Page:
Italian Lakes (2013)
INSIGHT: GARDENER’S GLORY
A perfect climate and oodles of millionaires have made the lakes lush with lavish gardens.
The lake villas are a testament to the whims of wealthy owners, the finest enjoying bewitching waterside settings, which often juxtapose manicured formal gardens with untrammelled views of distant mountains beyond.
Set in the foothills of the Alps and sheltered by mountains, the lakes enjoy balmy sunshine and frost-free nights, particularly around Garda and Maggiore, where a Mediterranean microclimate prevails. The meeting of the Mediterranean and Alpine climates makes for an extraordinary exoticism, with plants ranging from camellias and azaleas to Kashmiri cypresses, Amazonian water lilies, Japanese maples, African palms and Chinese bamboo. Giant rhododendrons and hydrangeas are as common as bougainvillea, roses and magnolia. Beyond the laurels and cypresses, the well-tended topiary and water gardens are the exotica of palms, hibiscus and the lemons so associated with Lake Garda.
The same diversity underpins the landscaping: nothing less than a history of European garden design in miniature, combining the French preoccupation with perfect geometry with a Dutch tradition of topiary and an English love of lawns, woodland and bubbling brooks and communion with nature that epitomised the Romantic ideal.
Isola Bella, an island tower of flowering terraces.
The formal Renaissance garden was inspired by Roman ideals of structure and symmetry. Set in the foothills of Varese, Villa Cicogna Mozzoni is a frescoed Renaissance villa enveloped by Italianate gardens, including formal box hedges, fountains and a grandiose water stairway. In Verona, Giardino Giusti presents a succession of box hedges, parterres, fountains and whimsical statuary fading into a forest of greenery.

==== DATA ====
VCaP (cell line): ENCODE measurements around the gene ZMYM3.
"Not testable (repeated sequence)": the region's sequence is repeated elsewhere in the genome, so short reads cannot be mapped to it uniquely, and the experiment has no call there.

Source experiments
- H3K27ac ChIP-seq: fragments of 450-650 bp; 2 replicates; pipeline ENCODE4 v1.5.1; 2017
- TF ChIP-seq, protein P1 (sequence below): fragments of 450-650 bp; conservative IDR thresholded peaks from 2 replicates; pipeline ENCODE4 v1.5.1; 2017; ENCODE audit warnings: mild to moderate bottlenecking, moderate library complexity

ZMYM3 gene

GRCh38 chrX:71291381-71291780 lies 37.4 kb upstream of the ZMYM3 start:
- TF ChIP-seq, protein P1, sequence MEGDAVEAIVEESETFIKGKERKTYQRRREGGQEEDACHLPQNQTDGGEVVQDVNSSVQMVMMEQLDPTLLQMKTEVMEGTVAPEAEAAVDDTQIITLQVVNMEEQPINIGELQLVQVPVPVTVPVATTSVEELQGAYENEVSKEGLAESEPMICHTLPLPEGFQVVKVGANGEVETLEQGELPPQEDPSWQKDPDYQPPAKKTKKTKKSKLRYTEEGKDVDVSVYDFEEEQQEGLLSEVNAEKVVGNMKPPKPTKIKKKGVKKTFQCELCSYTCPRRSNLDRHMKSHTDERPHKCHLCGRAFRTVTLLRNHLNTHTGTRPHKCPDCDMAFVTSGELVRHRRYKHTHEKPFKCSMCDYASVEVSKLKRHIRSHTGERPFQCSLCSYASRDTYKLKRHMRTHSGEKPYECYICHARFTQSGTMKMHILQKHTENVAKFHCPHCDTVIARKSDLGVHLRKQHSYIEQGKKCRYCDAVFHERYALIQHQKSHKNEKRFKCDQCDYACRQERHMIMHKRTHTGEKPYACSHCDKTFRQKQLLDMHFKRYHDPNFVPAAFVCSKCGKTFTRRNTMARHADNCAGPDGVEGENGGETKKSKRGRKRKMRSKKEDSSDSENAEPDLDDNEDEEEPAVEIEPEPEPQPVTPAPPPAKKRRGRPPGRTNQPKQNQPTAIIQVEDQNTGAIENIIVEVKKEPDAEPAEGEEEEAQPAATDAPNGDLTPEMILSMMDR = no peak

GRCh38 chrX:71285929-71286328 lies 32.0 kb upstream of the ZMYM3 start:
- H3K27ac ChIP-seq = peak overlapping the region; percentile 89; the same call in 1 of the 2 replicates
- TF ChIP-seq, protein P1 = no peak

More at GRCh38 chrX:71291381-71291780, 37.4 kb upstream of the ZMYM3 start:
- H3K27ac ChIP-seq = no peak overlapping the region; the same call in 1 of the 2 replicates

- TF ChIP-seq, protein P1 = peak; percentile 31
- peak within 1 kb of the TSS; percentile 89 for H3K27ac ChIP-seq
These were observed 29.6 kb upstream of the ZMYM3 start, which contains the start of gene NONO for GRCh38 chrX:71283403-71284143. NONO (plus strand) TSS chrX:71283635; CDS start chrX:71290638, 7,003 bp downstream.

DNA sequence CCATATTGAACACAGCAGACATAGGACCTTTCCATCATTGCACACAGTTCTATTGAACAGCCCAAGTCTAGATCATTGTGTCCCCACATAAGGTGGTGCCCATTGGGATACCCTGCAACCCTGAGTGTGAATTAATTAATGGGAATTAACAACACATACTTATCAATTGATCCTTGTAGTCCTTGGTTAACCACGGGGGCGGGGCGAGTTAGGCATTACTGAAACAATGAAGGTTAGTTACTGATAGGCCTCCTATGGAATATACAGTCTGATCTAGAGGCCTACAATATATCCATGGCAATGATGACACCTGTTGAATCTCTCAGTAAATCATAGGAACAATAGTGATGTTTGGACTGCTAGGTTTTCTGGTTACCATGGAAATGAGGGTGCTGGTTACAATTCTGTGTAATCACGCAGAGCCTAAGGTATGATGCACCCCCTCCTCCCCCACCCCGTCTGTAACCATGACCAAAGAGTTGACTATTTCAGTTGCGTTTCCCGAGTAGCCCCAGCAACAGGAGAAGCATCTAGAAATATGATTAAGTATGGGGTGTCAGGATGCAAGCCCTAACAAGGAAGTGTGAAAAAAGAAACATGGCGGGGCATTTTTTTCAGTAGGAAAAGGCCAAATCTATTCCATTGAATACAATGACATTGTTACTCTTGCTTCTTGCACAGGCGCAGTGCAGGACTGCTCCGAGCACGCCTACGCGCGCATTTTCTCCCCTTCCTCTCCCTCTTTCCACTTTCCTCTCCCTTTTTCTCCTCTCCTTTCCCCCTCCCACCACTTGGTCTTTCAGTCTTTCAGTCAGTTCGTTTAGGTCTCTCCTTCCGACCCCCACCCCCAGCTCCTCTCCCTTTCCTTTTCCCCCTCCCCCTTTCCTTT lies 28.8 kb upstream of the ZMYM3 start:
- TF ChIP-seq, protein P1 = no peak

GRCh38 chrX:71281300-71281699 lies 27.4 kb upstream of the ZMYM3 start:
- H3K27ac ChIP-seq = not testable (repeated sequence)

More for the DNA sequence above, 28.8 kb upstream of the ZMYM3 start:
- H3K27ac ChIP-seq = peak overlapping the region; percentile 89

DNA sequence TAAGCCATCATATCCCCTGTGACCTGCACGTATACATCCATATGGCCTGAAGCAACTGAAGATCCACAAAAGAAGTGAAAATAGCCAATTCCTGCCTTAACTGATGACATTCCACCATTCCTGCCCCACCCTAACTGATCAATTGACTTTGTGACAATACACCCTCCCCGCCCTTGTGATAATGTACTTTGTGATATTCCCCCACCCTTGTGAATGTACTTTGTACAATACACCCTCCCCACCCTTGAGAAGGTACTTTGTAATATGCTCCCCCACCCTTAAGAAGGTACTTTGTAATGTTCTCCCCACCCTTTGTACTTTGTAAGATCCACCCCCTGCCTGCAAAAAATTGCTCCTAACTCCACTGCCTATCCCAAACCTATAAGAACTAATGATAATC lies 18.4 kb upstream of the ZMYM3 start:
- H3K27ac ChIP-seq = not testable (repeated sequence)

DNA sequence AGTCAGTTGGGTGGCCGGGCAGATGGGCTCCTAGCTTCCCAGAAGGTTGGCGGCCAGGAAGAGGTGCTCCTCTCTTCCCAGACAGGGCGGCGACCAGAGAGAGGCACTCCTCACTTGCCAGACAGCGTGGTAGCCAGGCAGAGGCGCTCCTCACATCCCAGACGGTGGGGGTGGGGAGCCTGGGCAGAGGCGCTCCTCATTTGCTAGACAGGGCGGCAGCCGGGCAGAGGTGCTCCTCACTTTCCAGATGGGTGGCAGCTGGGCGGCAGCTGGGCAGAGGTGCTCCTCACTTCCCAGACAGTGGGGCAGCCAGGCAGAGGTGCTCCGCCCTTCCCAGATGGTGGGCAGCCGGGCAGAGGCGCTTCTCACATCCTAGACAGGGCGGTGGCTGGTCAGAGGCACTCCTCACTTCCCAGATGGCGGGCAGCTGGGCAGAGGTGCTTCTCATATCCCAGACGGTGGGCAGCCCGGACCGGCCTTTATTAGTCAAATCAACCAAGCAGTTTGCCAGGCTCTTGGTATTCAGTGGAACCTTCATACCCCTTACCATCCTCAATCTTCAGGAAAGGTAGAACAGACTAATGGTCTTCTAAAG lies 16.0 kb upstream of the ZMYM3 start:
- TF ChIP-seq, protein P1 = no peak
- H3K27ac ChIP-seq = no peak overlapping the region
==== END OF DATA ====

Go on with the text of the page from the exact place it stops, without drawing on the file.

Villa Melzi , on Lake Como, was the first garden in the lakes to be designed along “English” lines. The neoclassical villa enjoys an intimate mood created by an ornamental pool framed by cedars, maples, camphor and myrrh. A whimsical grotto opens onto enchanting Japanese water gardens, while on the terraces above, neoclassical statuary gives way to gently rolling lawns.
Villa Carlotta , also on Lake Como, is awash with colour, its planting evoking an exotic map of the world: cedars of Lebanon, Egyptian papyrus, Japanese maples and banana trees. Formality merges into informality, with the villa bordered by a profusion of pink and white azaleas and a theatrical staircase climbing to the lemon terraces. Nearby, Villa del Balbianello has the most seductive setting of all, its 18th-century gardens studded with cypresses, magnolia and plane trees, framed by wisteria-clad views accentuated by artfully sited urns and arches.
On Lake Maggiore, the battle between the classical and Romantic aesthetic is played out on twin islands. If Isola Madre’s floating botanical garden feels Romantic, with its riot of haphazard planting, Isola Bella revels in Baroque theatricality, the ship-shaped terraces crowned by a four-tiered folly studded with shells and topped by cherubs, gods and a heraldic unicorn.
In nearby Pallanza, Captain Neil McEachern devoted his life to his beloved Villa Taranto , importing exotic plants from the tropics, from coffee, cotton and tea to Amazonian water lilies, lotuses and Egyptian papyrus, creating not only a delightful spot but a botanical marvel.
All of the gardens listed here are open to the public.
Villas do not have a monopoly on gorgeous gardens. South of Lake Garda, the Parco Giardini Sigurtà has gentle parkland and seasonal gardens dating back to the 17th century.
In Gardone, Western Lake Garda, the Giardino Botanico Andre Heller is an established botanical garden enlivened by provocative installations by Heller, an Austrian artist.
In sleepy Varenna, on Lake Como, Villa Monastero is a former Cistercian convent reborn as a cultural institute, with beguiling gardens. After admiring them, slip away to the lakeside terraces of the neighbouring patrician hotel, Villa Cipressi, or retreat to the even more palatial Villa d’Este.
On Lake Maggiore, the Isole di Brissago are a brace of botanical islands, while halfway up Monte Mottarone, above Stresa, Giardino Alpinia pays homage to the tiny Alpine plants of the world.